Monday, November 28, 2011

Hey Doc, Should I Be Getting Regular Health Screenings?

Getting regular screenings allows your doctor to catch any possible health problems in an earlier stage, thereby giving you the opportunity to make meaningful changes for your health.

Checking blood pressure
Regular screenings give your doctor a chance to catch health problems early.

Imagine you’ve won a grand prize dream vacation. Now, what if I tell you that somewhere on your journey, you are going to get ill or that your plane will crash? When would you want this information? Before you start packing? Before you get on the plane to depart? Before you accept your grand prize ticket? Or would you want to know after you arrive at your dream destination?

In health care, one can equate the disease process, especially chronic disease, to a plane crash on a “dream vacation.” With chronic illness, there are certain signs the body gives along the way depending on how far along on the “journey” one has traveled. Health care screenings allow us to take a peek into a person’s health status, determine their likelihood of heading toward an undesired goal, and quite possibly catch the disease in its earlier stages and make meaningful changes. 

Just as there is a process to preparing for an upcoming trip, there is a process to an illness and the journey it makes before becoming clinically diagnosed. Why should you get regular health screenings? Because it gives you options:

  • Knowledge: Nobody wants to hear that they’ve been diagnosed with a chronic disease, but most still would prefer to know sooner rather than later. Knowledge is power, ignorance is not bliss.
  • Lifestyle Adjustments: In many cases, diseases and conditions can be prevented before their onset. The term is “primary prevention,” with examples including healthy diet, daily exercise, maintenance of a safe water and food supply, and application of safe and effective vaccines — all methods to help prevent diseases from obtaining a foothold in the body.
  • Preventive Screenings: Many chronic illnesses are preventable and can be caught in the earlier “pre-clinical” stages of the disease process. This is called “secondary prevention” with examples including preventive screenings such as the Pap smear for detecting early cervical cancer; routine mammography for early breast cancer; sigmoidoscopy for detecting colon cancer; periodic determination of blood pressure and blood cholesterol levels; and screening for high blood-lead levels in persons with high occupational or other environmental exposures.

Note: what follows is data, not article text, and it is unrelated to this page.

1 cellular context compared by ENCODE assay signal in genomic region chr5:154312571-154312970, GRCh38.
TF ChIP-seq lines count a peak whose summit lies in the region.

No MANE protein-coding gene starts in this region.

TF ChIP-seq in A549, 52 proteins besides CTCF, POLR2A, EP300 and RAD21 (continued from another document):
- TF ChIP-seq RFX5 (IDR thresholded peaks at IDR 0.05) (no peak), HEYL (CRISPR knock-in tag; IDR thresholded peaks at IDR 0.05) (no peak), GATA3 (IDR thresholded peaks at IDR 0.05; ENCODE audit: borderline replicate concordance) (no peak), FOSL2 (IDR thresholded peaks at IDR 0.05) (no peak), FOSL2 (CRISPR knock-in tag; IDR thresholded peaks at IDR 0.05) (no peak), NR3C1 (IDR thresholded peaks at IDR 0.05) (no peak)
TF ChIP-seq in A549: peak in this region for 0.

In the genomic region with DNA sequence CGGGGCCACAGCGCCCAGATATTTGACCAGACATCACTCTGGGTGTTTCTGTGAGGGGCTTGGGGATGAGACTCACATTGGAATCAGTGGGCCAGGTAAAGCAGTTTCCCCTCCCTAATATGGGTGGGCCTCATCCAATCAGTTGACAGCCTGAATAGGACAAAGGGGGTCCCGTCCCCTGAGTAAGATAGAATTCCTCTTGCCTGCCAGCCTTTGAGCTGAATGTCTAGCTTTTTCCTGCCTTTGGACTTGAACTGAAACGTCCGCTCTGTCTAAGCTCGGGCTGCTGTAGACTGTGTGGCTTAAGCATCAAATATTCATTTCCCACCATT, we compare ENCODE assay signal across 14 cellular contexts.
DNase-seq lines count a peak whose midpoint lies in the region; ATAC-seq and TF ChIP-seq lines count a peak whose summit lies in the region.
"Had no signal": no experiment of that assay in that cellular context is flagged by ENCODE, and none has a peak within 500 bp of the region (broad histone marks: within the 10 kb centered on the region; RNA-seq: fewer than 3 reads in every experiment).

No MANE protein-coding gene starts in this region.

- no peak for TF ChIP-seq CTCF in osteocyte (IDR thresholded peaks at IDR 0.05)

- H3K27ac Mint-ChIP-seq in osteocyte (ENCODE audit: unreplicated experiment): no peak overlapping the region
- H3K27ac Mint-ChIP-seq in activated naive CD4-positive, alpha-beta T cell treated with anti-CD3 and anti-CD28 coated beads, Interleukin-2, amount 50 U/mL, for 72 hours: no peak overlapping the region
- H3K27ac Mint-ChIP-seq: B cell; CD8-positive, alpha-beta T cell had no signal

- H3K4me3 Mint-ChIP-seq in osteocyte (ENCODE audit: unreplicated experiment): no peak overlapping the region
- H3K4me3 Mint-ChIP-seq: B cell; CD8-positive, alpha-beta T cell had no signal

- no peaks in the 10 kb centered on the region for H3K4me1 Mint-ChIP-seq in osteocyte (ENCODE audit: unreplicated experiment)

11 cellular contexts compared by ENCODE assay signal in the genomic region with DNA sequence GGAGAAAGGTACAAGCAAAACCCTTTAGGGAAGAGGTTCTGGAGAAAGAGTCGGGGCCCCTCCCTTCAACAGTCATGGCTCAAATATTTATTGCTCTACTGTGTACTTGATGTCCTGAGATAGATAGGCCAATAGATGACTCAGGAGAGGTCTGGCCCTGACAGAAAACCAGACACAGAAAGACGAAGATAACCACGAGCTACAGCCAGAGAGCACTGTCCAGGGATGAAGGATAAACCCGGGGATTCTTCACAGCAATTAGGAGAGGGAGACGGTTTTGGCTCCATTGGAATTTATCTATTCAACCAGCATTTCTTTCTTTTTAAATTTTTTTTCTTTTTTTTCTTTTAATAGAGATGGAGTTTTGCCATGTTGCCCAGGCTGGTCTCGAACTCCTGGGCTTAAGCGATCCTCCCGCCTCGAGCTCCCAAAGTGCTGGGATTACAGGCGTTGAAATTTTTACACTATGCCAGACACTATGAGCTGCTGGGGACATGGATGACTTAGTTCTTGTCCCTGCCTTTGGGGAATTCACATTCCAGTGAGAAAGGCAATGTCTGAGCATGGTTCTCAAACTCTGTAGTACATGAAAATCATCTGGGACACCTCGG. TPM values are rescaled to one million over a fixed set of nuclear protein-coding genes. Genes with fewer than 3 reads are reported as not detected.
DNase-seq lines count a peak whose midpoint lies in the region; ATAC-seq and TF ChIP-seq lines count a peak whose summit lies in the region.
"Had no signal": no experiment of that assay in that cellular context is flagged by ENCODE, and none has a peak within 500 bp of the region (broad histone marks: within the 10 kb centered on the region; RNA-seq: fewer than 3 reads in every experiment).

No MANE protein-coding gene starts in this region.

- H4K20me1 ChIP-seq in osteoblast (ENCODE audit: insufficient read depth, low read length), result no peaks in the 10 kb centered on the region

• Cure: Some illnesses may have progressed farther along the journey, where a diagnosis has been established. However, there can still be “cure,” also known as “disease management” for more common chronic illnesses. This is called “tertiary prevention,” with examples including the elimination offending allergens from asthmatic patients; routine screening for and management of early renal, eye and foot problems among diabetics; and prevention of reoccurrence of heart attack with anti-clotting medications and physical modalities to regain function among stroke patients.

Regular health screenings allow your health care provider the chance to see a disease progess as it is unfolding, giving you the chance to make changes along the way that may prevent or slow down manifestation of the disease. 

To learn more or to make an appointment at Bastyr Center for Natural Health, call (206) 834-4100.

— Abigail Aiyepola, ND, LM, naturopathic physician, licensed midwife and resident at Bastyr Center for Natural Health, the teaching clinic of Bastyr University.

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